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Greer v. Pacific Gas and Electric Co.

United States District Court, E.D. California

June 1, 2017

BECKY GREER, TIMOTHY C. BUDNIK, ROSARIO SAENZ, IAN CARTY, HALEY MARKWITH, and MARIA GARCIA PESINA, individually and as class representatives, Plaintiffs,
PACIFIC GAS AND ELECTRIC COMPANY, DOES 1 through 10, inclusive, and IBEW LOCAL 1245, Defendants.


         On April 28, 2017, Plaintiffs filed a Motion to Strike Deposition Transcript Changes and Errata Sheets. (ECF No. 144.) The Court ordered the Motion to be briefed on a modified briefing schedule and both Defendants filed opposition briefs. (ECF Nos. 158, 160.) Plaintiffs filed a reply on May 17, 2017. (ECF No. 164.) Pursuant to Local Rule 230(g), the Court determined that the Motion was suitable for decision without oral argument.

         Plaintiffs' Motion asks the Court to strike errata sheets including a number of changes to deposition testimony for nine witnesses.[1] In particular, Plaintiffs object to errata sheets submitted following the depositions of: Defendant Pacific Gas and Electric's (“PG&E”) witnesses Chris Diamond, Jesica Ishibashi, and Robert Joga; and Defendant IBEW Local 1245 (“IBEW”) witnesses Arlene Edwards, Ed Dwyer, Ken Ball, Jennifer Gray, Graciela Nuñez Clark, and Jennifer Marston. After the depositions of each of these witnesses, Defendants submitted errata sheets changing many of the answers the witnesses had offered in deposition. Plaintiffs contend that these changes substantially altered the testimony at issue and were made for strategic litigation reasons, rather than to correct transcription errors or for other valid purposes.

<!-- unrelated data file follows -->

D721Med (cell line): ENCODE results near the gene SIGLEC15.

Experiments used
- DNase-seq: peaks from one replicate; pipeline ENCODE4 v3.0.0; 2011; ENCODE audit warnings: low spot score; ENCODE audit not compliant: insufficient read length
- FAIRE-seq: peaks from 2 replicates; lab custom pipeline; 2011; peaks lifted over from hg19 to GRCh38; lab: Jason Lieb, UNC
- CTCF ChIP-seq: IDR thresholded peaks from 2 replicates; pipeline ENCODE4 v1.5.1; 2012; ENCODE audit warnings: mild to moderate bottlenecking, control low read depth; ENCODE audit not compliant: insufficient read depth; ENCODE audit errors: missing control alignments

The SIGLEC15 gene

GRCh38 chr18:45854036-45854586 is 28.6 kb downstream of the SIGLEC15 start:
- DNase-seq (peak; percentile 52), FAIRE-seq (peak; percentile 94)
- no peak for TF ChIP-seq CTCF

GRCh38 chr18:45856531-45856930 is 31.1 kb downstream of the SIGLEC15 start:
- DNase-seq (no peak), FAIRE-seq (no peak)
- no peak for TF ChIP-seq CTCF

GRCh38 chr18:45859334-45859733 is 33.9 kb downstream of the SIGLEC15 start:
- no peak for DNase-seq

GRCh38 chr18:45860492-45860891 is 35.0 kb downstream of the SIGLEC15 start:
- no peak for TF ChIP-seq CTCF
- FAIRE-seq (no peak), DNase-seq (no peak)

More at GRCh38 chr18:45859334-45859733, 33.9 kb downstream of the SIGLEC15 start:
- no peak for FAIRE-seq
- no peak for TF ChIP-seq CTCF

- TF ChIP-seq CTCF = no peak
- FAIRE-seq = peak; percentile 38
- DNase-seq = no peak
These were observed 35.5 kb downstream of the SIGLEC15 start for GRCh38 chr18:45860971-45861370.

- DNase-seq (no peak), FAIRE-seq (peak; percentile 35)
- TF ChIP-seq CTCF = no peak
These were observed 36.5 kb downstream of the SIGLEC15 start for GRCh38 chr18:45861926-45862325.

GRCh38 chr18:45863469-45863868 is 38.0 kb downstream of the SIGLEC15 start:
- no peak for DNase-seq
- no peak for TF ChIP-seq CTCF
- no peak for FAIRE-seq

The Court has reviewed the briefing and the proposed changes and agrees with Plaintiffs. Defendants' proposed “errata” to their depositions are not proper corrections falling within Rule 30(e). Rather, they are attempts to substantively alter deposition testimony on critical issues of fact in order to improve Defendants' position in upcoming motions for summary judgment and class certification. Plaintiffs' Motion will thus be GRANTED.

         I. BACKGROUND

         This case is currently proceeding on the Third Amended Complaint (the “TAC”). (ECF No. 105.) The TAC alleges that Plaintiffs worked for Defendant PG&E in Customer Service Representative I (“SR I”) positions at PG&E's Customer Contact Centers in California. SR I employees at contact centers provide customer service assistance by phone. PG&E also maintains a number of local offices throughout the state, in which employees provide customer service assistance in person.

         As SR I employees, Plaintiffs' wage rates were governed, in part, by a collective bargaining agreement between PG&E and the International Brotherhood of Electrical Workers (the “CBA”). Under the terms of the CBA, Customer Service Representatives received different wage rates depending on the amount of “directly related clerical job experience” they possessed.